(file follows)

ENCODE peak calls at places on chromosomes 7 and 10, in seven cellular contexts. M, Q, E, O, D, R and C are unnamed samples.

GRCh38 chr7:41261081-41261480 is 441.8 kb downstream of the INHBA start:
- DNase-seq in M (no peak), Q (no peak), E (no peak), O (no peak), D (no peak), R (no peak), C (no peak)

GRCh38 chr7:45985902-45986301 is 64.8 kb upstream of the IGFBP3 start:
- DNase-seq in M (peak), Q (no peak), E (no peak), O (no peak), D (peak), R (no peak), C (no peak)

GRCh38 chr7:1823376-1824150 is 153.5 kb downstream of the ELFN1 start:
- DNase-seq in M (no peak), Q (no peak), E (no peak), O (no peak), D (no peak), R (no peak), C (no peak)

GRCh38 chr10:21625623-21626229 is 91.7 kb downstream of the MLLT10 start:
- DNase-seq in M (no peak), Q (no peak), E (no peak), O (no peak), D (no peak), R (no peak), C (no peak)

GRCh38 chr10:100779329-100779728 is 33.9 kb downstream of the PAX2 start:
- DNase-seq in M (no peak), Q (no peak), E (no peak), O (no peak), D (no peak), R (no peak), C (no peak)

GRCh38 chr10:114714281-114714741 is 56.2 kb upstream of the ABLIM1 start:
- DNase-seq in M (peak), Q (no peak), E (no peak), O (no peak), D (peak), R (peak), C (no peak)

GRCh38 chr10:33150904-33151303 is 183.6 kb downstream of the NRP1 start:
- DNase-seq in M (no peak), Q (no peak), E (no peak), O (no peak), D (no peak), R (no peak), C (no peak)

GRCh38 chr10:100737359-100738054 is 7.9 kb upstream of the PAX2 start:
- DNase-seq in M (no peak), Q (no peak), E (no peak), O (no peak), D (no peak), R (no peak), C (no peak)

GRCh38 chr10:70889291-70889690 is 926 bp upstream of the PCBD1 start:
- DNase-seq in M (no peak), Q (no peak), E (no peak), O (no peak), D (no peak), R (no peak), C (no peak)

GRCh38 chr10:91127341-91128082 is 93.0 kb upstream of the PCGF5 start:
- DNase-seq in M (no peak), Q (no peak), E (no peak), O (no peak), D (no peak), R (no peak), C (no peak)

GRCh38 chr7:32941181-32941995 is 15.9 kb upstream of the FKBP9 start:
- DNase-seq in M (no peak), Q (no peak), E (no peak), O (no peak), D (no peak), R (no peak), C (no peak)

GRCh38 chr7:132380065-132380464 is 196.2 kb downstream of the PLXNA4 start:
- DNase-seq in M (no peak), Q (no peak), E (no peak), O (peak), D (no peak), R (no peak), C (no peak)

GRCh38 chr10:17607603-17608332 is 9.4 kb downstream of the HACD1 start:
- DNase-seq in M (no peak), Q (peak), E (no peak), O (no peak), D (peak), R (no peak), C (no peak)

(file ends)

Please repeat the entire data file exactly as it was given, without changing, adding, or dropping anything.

ENCODE peak calls at places on chromosomes 7 and 10, in seven cellular contexts. M, Q, E, O, D, R and C are unnamed samples.

GRCh38 chr7:41261081-41261480 is 441.8 kb downstream of the INHBA start:
- DNase-seq in M (no peak), Q (no peak), E (no peak), O (no peak), D (no peak), R (no peak), C (no peak)

GRCh38 chr7:45985902-45986301 is 64.8 kb upstream of the IGFBP3 start:
- DNase-seq in M (peak), Q (no peak), E (no peak), O (no peak), D (peak), R (no peak), C (no peak)

GRCh38 chr7:1823376-1824150 is 153.5 kb downstream of the ELFN1 start:
- DNase-seq in M (no peak), Q (no peak), E (no peak), O (no peak), D (no peak), R (no peak), C (no peak)

GRCh38 chr10:21625623-21626229 is 91.7 kb downstream of the MLLT10 start:
- DNase-seq in M (no peak), Q (no peak), E (no peak), O (no peak), D (no peak), R (no peak), C (no peak)

GRCh38 chr10:100779329-100779728 is 33.9 kb downstream of the PAX2 start:
- DNase-seq in M (no peak), Q (no peak), E (no peak), O (no peak), D (no peak), R (no peak), C (no peak)

GRCh38 chr10:114714281-114714741 is 56.2 kb upstream of the ABLIM1 start:
- DNase-seq in M (peak), Q (no peak), E (no peak), O (no peak), D (peak), R (peak), C (no peak)

GRCh38 chr10:33150904-33151303 is 183.6 kb downstream of the NRP1 start:
- DNase-seq in M (no peak), Q (no peak), E (no peak), O (no peak), D (no peak), R (no peak), C (no peak)

GRCh38 chr10:100737359-100738054 is 7.9 kb upstream of the PAX2 start:
- DNase-seq in M (no peak), Q (no peak), E (no peak), O (no peak), D (no peak), R (no peak), C (no peak)

GRCh38 chr10:70889291-70889690 is 926 bp upstream of the PCBD1 start:
- DNase-seq in M (no peak), Q (no peak), E (no peak), O (no peak), D (no peak), R (no peak), C (no peak)

GRCh38 chr10:91127341-91128082 is 93.0 kb upstream of the PCGF5 start:
- DNase-seq in M (no peak), Q (no peak), E (no peak), O (no peak), D (no peak), R (no peak), C (no peak)

GRCh38 chr7:32941181-32941995 is 15.9 kb upstream of the FKBP9 start:
- DNase-seq in M (no peak), Q (no peak), E (no peak), O (no peak), D (no peak), R (no peak), C (no peak)

GRCh38 chr7:132380065-132380464 is 196.2 kb downstream of the PLXNA4 start:
- DNase-seq in M (no peak), Q (no peak), E (no peak), O (peak), D (no peak), R (no peak), C (no peak)

GRCh38 chr10:17607603-17608332 is 9.4 kb downstream of the HACD1 start:
- DNase-seq in M (no peak), Q (peak), E (no peak), O (no peak), D (peak), R (no peak), C (no peak)